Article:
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Word-detecting baboons are a tough read

Studies differ on whether monkeys learn to recognize letter combinations

MINNEAPOLIS — Baboons use the order of regularly appearing letter pairs to tell words from nonwords, new evidence suggests.

Psychologist Jonathan Grainger of the University of Aix-Marseille reported earlier this year that baboons can learn to tell real four-letter words from nonsense words (SN: 5/5/12, p. 5). But whether these animals detect signature letter combinations that enable their impressive word feats has been tough to demonstrate.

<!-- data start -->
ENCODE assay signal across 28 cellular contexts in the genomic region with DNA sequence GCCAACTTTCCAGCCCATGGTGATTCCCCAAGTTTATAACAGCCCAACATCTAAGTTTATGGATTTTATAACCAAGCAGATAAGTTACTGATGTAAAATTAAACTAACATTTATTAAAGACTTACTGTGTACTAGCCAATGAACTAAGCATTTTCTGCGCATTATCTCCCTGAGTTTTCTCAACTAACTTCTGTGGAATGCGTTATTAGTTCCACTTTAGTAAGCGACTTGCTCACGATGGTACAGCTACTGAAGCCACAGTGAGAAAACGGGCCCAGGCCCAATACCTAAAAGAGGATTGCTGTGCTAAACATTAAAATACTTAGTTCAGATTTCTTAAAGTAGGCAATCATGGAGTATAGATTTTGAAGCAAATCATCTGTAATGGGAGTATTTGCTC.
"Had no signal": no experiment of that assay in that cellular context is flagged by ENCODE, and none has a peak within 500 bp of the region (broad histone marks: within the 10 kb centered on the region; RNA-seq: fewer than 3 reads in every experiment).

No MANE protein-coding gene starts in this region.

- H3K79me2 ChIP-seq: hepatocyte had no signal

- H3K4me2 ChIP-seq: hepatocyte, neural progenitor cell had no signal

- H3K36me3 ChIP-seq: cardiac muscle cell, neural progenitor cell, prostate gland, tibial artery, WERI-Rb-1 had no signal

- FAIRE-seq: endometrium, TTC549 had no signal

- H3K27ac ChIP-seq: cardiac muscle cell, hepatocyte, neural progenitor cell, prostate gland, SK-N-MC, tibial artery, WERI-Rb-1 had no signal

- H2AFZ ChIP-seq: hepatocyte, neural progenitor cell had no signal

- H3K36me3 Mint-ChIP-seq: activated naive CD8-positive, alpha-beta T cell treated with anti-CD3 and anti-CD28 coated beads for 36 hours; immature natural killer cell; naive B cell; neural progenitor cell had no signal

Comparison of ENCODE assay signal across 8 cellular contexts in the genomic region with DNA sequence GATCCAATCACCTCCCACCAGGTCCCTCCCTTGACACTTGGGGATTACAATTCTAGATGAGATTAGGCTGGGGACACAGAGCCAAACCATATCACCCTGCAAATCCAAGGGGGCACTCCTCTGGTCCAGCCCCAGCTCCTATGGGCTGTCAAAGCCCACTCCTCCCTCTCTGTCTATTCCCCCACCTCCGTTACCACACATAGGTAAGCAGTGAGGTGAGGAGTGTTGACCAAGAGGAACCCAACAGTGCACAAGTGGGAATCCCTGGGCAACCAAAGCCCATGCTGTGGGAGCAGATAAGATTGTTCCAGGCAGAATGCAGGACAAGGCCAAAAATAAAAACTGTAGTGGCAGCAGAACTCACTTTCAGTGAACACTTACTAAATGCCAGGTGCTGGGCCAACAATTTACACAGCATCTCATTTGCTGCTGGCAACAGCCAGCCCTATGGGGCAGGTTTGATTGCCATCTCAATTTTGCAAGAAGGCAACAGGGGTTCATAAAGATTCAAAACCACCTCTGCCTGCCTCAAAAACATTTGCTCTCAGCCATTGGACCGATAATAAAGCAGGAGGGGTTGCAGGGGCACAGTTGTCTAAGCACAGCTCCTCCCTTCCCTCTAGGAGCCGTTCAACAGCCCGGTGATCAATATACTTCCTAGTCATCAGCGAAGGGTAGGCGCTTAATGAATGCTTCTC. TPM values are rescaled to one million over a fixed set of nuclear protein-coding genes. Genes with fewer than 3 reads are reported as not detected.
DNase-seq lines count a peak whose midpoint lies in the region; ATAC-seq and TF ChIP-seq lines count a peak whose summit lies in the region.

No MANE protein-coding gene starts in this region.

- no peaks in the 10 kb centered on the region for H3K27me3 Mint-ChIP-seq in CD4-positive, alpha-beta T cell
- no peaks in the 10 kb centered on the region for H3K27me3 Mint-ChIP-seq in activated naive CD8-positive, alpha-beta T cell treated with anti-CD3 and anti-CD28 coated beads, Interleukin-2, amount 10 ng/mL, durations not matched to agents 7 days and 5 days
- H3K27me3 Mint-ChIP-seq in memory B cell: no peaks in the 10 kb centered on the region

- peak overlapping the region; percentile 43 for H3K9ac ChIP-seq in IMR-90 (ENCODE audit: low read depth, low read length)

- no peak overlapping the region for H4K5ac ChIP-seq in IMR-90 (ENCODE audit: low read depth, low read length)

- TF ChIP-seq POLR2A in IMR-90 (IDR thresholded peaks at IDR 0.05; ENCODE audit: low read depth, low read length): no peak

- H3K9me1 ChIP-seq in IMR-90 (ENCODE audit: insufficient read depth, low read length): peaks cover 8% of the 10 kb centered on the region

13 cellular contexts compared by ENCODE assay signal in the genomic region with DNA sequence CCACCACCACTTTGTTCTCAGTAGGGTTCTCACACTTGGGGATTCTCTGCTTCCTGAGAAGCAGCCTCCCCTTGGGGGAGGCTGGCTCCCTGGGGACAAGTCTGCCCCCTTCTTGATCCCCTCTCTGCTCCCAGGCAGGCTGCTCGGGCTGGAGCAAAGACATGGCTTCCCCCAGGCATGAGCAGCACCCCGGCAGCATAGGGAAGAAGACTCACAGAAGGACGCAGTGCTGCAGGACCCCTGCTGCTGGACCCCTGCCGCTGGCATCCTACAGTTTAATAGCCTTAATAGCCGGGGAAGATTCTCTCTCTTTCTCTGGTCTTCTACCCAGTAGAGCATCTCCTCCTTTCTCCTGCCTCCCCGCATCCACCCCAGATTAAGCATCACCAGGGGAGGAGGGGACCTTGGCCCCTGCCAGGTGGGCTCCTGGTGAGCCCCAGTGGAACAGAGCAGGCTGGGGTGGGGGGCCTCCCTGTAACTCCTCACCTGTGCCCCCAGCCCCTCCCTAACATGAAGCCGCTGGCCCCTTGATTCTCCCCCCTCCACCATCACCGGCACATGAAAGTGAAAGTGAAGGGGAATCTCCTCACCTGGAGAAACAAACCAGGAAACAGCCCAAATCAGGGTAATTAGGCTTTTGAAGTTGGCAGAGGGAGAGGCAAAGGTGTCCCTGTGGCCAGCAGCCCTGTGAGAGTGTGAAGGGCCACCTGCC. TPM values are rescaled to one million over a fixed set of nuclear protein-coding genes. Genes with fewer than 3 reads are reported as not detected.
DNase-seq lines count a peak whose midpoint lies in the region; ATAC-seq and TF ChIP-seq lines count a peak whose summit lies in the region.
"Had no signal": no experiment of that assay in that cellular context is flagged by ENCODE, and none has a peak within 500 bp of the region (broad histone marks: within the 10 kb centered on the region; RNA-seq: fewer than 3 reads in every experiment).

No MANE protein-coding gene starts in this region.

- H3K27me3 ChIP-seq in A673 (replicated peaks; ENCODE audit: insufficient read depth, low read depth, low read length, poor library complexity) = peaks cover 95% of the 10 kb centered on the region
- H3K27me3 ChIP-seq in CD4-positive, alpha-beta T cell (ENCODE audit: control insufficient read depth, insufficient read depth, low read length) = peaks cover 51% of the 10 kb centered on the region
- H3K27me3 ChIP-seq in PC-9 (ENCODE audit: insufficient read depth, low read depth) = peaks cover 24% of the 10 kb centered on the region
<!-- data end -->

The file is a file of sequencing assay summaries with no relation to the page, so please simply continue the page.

Monkeys that previously learned to excel on this task are more likely to mistake nonwords created by reversing two letters of a word they already recognize as real, much as literate people do, Grainger reported November 16 at the Psychonomics Society annual meeting.

“Letters played a role in baboons’ word knowledge,” Grainger concluded. “This is a starting point for determining how they discriminate words from nonwords.”

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